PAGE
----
Improvised Equipment: A Selection Of Many Items Manufactured By POW’s At Changi


Improvised equipment

An Example of Improvising By POW’s

These watercolours illustrate the ingenuity of the POWs in improvising everyday utensils from whatever materials were available, utilizing the many skills of the prisoners. They even established a rubber factory and an artificial limb factory, both of which are illustrated in this website beneath those headings.

1st Row: Made from Green Lockers: mugs, mess tins, spoons, frying pans, lamp shade and dishes (from hub caps)

2nd Row: food trays & containers, watering cans, diesel oil burners

3rd Row Brush Factory: tooth brush, brooms, (from wood and fibres), wooden shoes

4th Row: soap, paper, tooth powder, rubber sandals (latex), rubber sandal (motor tyre)

5th Row: photo frame, objects d’art, identity & badges of rank, coconut containers, coconut grater, pipe, nutmeg grater, rosary beads

6th Row: razor, electric lighter or hot plate (common and left on for ‘lighting up’ as matches rare), boot & clothing repairs

 The Razor:

Details provided by an ex art student in March 2014, now in mid 70’s, who clearly recalls Des showing a razor to his art students in 1949, (see bottom left of diagram).

‘I remember him as a man with sense of humour. We would often moan about not having enough equipment, he brought into the art school a razor that he had made whilst in the prison camp, this was intended to show what could be done. I remember him with great affection.

A little bit more about the razor, it was not a crude replica of a cut throat razor it was exact in every detail. He explained how he had made the box that contained the razor from an old packing case. The box was perfect in every way even the sort of thing that you would pick up and marvel at the beautiful patina. Opening the box revealed the razor lying on some sort of very soft material, probably a scrap discarded by the guards.

He described how he made the blade from the propeller of a crashed plane. The handle was made from the dash board of the plane, shiny and black. The picture of this wonderful razor is etched into my brain.

He explained to us how it helped him keep his dignity in circumstances that he had found himself in, he didn’t go into any detail about the suffering to himself or his fellow prisoners, there were no vivid descriptions of mans inhumanity to man.’

Source: Tom Phillips, studied art under Des, 1949, South Shields Art School

“By stripping the hard spine out of the leaf of the palm frond and binding bunches of these spines together, birch brooms were made. Shorter lengths were stuck, in harsh, evenly clipped tufts, into a wooden head – stuck with pitch torn off the roads – and hard brooms of first class manufactured appearance were the result. Likewise were nail brushes for the doctors and medical orderlies made: and, with the softer fibre from the outside of coconuts, soft brooms and toothbrushes.
Also, there was a workshop where the green filing cabinets were transformed into dixies and mugs and spoons.
Meanwhile, every floor of the gaol had been equipped with a small coil which, when one pressed a button, glowed red hot so that cigarettes (made out of papaya leaves wrapped in pages of the Bible) could be lit. The eternal search for ‘a light’ was thus solved.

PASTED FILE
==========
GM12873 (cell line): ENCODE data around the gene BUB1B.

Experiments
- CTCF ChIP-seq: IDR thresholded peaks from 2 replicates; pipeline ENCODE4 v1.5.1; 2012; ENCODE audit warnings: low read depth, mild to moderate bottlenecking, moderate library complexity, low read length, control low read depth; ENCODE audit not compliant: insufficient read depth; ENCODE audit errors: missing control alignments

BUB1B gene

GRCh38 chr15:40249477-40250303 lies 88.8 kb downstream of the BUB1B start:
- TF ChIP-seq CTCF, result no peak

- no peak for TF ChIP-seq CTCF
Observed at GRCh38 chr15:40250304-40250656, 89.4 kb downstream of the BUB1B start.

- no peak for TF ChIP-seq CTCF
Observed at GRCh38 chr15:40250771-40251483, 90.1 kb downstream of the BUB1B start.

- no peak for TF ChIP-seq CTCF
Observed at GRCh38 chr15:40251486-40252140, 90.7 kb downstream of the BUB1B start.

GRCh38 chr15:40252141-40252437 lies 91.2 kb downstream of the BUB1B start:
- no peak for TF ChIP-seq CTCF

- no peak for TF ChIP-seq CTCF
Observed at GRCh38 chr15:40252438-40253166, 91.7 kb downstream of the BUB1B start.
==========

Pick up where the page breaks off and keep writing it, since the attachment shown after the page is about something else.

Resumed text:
Such was the background of our own domestic arrangements in Changi Gaol. But, as they stand, they presented a false picture. For they were only the second theme of our life. The main theme – dominating everything else – was The Aerodrome.”
Source: The Naked Island by Russell Braddon; 1955 edition Pan Books Ltd, Pg 246

‘Some idea of the inadequacy of the cooking utensils supplied by the Japanese can be gained from the fact that the gaol cookhouse, designed to cater for 200, had frequently to feed 6,000 men. This scale can be regarded as the normal one: it meant that hundreds of trays, pails and containers had to be made, all out of the inevitable steel cupboards; that ovens had to be constructed; and that cooking had to be done in never ending shifts. And yet, in spite of all this, the cookhouse managed on Christmas (by dint of months of saving and scraping and magnificent organisation) to produce for the day’s meals 52,000 doovers, 500 gallons of stew, 700 gallons of pap, 2,000 gallons of rice and 3,000 gallons of tea.

Source:  Unknown Author, ‘Food’, in Lachlan Grant (ed.), The Changi Book, Published by New South in association with the Australian War Memorial, 2015, pg., 265

‘On 31st December 1942, Captain Albert Symonds was sent back to Changi …. where he was appointed to be in charge of the camp workshops.

In a community the size of Changi, as a need arose, someone was found with the knowledge or ability to produce what was required … rubber sandals, rope, nails, the list was endless and it included making coffins.

He continued to run the workshops for the duration of his captivity, at the heart of an enterprise which saw prisoners employing remarkable ingenuity to fashion everyday but, nonetheless, vital objects from the most basic materials.

We acquired barrack room lockers … which we cut, shaped and welded into dixies, mugs, baking trays, buckets and pails. We produced toothbrushes and brooms using the same palm fronds that we used for attap. Clogs were mad from motor tyres and from soft rubber wood, and with the latex from the rubber trees we repaired boots and shoes.

When in 1944, the Japanese gave the order that all prisoners were to move to the confines of Changi jail, the workshops were quickly dismantled and relocated and continued to produce a steady stream of much needed equipment, those in the workshops providing much of the labour and ingenuity which went into making the jail more habitable.’

Source:  ‘A Cruel Captivity’ by Ellie Taylor, 2018, page 31& 32, Pen & Sword Books Ltd.